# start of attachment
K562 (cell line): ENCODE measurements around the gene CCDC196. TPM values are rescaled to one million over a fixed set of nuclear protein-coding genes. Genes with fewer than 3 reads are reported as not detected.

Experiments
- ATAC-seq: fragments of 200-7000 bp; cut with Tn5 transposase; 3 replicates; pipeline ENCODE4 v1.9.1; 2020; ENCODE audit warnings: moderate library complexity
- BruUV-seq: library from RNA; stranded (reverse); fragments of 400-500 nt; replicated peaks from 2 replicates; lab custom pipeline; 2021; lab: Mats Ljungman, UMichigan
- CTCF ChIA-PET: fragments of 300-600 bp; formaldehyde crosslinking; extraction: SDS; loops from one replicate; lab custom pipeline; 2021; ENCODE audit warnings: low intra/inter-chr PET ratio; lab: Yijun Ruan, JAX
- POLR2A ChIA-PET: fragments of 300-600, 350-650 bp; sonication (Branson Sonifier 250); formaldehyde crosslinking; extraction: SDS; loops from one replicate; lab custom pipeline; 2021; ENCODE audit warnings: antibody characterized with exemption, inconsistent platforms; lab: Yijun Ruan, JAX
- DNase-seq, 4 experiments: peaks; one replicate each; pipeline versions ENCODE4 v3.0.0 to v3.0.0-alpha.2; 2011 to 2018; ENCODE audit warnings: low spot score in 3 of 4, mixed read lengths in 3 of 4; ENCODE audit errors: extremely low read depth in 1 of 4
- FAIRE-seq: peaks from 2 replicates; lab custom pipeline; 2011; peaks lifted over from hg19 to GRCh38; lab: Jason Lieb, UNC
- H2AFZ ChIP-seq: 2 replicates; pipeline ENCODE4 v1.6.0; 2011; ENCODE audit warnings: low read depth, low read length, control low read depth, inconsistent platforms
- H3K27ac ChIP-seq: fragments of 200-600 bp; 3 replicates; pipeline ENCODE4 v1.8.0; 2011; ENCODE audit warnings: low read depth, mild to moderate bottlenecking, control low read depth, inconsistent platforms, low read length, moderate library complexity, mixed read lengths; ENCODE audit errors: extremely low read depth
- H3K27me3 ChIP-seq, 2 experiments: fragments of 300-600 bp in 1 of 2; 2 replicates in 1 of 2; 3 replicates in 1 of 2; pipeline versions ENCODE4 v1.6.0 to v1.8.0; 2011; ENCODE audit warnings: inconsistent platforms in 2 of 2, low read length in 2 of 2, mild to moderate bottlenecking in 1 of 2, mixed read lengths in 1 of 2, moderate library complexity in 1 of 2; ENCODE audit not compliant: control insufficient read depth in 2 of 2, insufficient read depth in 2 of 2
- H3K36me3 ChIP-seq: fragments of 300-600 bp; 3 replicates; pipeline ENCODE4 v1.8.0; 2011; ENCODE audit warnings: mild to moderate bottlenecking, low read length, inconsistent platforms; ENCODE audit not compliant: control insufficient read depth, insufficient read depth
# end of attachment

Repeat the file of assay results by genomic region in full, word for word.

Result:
K562 (cell line): ENCODE measurements around the gene CCDC196. TPM values are rescaled to one million over a fixed set of nuclear protein-coding genes. Genes with fewer than 3 reads are reported as not detected.

Experiments
- ATAC-seq: fragments of 200-7000 bp; cut with Tn5 transposase; 3 replicates; pipeline ENCODE4 v1.9.1; 2020; ENCODE audit warnings: moderate library complexity
- BruUV-seq: library from RNA; stranded (reverse); fragments of 400-500 nt; replicated peaks from 2 replicates; lab custom pipeline; 2021; lab: Mats Ljungman, UMichigan
- CTCF ChIA-PET: fragments of 300-600 bp; formaldehyde crosslinking; extraction: SDS; loops from one replicate; lab custom pipeline; 2021; ENCODE audit warnings: low intra/inter-chr PET ratio; lab: Yijun Ruan, JAX
- POLR2A ChIA-PET: fragments of 300-600, 350-650 bp; sonication (Branson Sonifier 250); formaldehyde crosslinking; extraction: SDS; loops from one replicate; lab custom pipeline; 2021; ENCODE audit warnings: antibody characterized with exemption, inconsistent platforms; lab: Yijun Ruan, JAX
- DNase-seq, 4 experiments: peaks; one replicate each; pipeline versions ENCODE4 v3.0.0 to v3.0.0-alpha.2; 2011 to 2018; ENCODE audit warnings: low spot score in 3 of 4, mixed read lengths in 3 of 4; ENCODE audit errors: extremely low read depth in 1 of 4
- FAIRE-seq: peaks from 2 replicates; lab custom pipeline; 2011; peaks lifted over from hg19 to GRCh38; lab: Jason Lieb, UNC
- H2AFZ ChIP-seq: 2 replicates; pipeline ENCODE4 v1.6.0; 2011; ENCODE audit warnings: low read depth, low read length, control low read depth, inconsistent platforms
- H3K27ac ChIP-seq: fragments of 200-600 bp; 3 replicates; pipeline ENCODE4 v1.8.0; 2011; ENCODE audit warnings: low read depth, mild to moderate bottlenecking, control low read depth, inconsistent platforms, low read length, moderate library complexity, mixed read lengths; ENCODE audit errors: extremely low read depth
- H3K27me3 ChIP-seq, 2 experiments: fragments of 300-600 bp in 1 of 2; 2 replicates in 1 of 2; 3 replicates in 1 of 2; pipeline versions ENCODE4 v1.6.0 to v1.8.0; 2011; ENCODE audit warnings: inconsistent platforms in 2 of 2, low read length in 2 of 2, mild to moderate bottlenecking in 1 of 2, mixed read lengths in 1 of 2, moderate library complexity in 1 of 2; ENCODE audit not compliant: control insufficient read depth in 2 of 2, insufficient read depth in 2 of 2
- H3K36me3 ChIP-seq: fragments of 300-600 bp; 3 replicates; pipeline ENCODE4 v1.8.0; 2011; ENCODE audit warnings: mild to moderate bottlenecking, low read length, inconsistent platforms; ENCODE audit not compliant: control insufficient read depth, insufficient read depth